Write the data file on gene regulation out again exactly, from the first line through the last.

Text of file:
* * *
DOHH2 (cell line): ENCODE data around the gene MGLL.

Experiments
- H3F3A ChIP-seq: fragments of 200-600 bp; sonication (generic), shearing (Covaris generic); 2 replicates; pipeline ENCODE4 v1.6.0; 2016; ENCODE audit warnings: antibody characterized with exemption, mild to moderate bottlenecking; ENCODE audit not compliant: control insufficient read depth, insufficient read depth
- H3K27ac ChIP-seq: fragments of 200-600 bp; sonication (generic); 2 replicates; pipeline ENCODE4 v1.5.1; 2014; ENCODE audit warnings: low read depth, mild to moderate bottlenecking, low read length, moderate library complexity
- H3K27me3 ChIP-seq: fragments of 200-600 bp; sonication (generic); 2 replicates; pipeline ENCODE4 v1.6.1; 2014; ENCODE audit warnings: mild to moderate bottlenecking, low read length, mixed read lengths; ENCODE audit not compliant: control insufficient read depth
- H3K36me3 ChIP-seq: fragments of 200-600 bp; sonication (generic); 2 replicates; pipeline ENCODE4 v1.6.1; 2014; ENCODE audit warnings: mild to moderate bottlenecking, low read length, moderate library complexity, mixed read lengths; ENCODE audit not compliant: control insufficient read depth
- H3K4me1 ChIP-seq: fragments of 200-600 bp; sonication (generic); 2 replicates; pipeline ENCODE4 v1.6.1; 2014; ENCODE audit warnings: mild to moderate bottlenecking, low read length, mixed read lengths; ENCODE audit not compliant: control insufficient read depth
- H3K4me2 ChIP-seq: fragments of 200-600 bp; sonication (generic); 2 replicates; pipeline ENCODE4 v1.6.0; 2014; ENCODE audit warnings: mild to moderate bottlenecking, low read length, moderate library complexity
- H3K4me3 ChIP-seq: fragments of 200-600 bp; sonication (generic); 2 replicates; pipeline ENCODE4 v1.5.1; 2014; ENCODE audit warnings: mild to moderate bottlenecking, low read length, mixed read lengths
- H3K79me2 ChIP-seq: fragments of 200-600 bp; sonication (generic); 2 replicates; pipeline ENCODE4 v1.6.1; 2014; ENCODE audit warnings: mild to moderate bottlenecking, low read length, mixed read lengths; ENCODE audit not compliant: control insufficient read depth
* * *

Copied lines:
DOHH2 (cell line): ENCODE data around the gene MGLL.

Experiments
- H3F3A ChIP-seq: fragments of 200-600 bp; sonication (generic), shearing (Covaris generic); 2 replicates; pipeline ENCODE4 v1.6.0; 2016; ENCODE audit warnings: antibody characterized with exemption, mild to moderate bottlenecking; ENCODE audit not compliant: control insufficient read depth, insufficient read depth
- H3K27ac ChIP-seq: fragments of 200-600 bp; sonication (generic); 2 replicates; pipeline ENCODE4 v1.5.1; 2014; ENCODE audit warnings: low read depth, mild to moderate bottlenecking, low read length, moderate library complexity
- H3K27me3 ChIP-seq: fragments of 200-600 bp; sonication (generic); 2 replicates; pipeline ENCODE4 v1.6.1; 2014; ENCODE audit warnings: mild to moderate bottlenecking, low read length, mixed read lengths; ENCODE audit not compliant: control insufficient read depth
- H3K36me3 ChIP-seq: fragments of 200-600 bp; sonication (generic); 2 replicates; pipeline ENCODE4 v1.6.1; 2014; ENCODE audit warnings: mild to moderate bottlenecking, low read length, moderate library complexity, mixed read lengths; ENCODE audit not compliant: control insufficient read depth
- H3K4me1 ChIP-seq: fragments of 200-600 bp; sonication (generic); 2 replicates; pipeline ENCODE4 v1.6.1; 2014; ENCODE audit warnings: mild to moderate bottlenecking, low read length, mixed read lengths; ENCODE audit not compliant: control insufficient read depth
- H3K4me2 ChIP-seq: fragments of 200-600 bp; sonication (generic); 2 replicates; pipeline ENCODE4 v1.6.0; 2014; ENCODE audit warnings: mild to moderate bottlenecking, low read length, moderate library complexity
- H3K4me3 ChIP-seq: fragments of 200-600 bp; sonication (generic); 2 replicates; pipeline ENCODE4 v1.5.1; 2014; ENCODE audit warnings: mild to moderate bottlenecking, low read length, mixed read lengths
- H3K79me2 ChIP-seq: fragments of 200-600 bp; sonication (generic); 2 replicates; pipeline ENCODE4 v1.6.1; 2014; ENCODE audit warnings: mild to moderate bottlenecking, low read length, mixed read lengths; ENCODE audit not compliant: control insufficient read depth